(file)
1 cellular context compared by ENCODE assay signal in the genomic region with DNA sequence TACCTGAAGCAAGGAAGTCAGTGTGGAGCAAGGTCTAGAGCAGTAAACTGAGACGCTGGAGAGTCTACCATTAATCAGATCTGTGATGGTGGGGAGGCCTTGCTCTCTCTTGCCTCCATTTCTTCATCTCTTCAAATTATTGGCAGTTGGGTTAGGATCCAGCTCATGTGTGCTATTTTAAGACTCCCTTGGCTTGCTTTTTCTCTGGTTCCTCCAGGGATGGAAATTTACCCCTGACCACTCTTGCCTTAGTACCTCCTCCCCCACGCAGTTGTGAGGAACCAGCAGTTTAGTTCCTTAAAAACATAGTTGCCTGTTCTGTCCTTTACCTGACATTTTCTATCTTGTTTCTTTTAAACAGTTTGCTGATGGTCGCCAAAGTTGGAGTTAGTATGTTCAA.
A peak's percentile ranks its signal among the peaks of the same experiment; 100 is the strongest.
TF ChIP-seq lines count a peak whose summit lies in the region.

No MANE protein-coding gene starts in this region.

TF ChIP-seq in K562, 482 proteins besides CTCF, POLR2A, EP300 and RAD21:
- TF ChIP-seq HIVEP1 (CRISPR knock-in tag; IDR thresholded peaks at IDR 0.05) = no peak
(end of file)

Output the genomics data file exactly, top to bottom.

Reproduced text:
1 cellular context compared by ENCODE assay signal in the genomic region with DNA sequence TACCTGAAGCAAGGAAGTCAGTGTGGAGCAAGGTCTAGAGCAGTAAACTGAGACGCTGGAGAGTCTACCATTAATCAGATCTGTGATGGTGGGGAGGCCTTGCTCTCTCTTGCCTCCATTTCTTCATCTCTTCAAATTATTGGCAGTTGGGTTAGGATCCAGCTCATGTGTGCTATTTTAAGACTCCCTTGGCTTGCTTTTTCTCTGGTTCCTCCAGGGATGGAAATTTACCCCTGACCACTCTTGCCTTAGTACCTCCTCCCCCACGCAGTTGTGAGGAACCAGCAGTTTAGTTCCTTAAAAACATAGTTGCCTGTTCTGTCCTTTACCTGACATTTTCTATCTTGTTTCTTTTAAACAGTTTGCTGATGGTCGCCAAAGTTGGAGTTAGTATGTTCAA.
A peak's percentile ranks its signal among the peaks of the same experiment; 100 is the strongest.
TF ChIP-seq lines count a peak whose summit lies in the region.

No MANE protein-coding gene starts in this region.

TF ChIP-seq in K562, 482 proteins besides CTCF, POLR2A, EP300 and RAD21:
- TF ChIP-seq HIVEP1 (CRISPR knock-in tag; IDR thresholded peaks at IDR 0.05) = no peak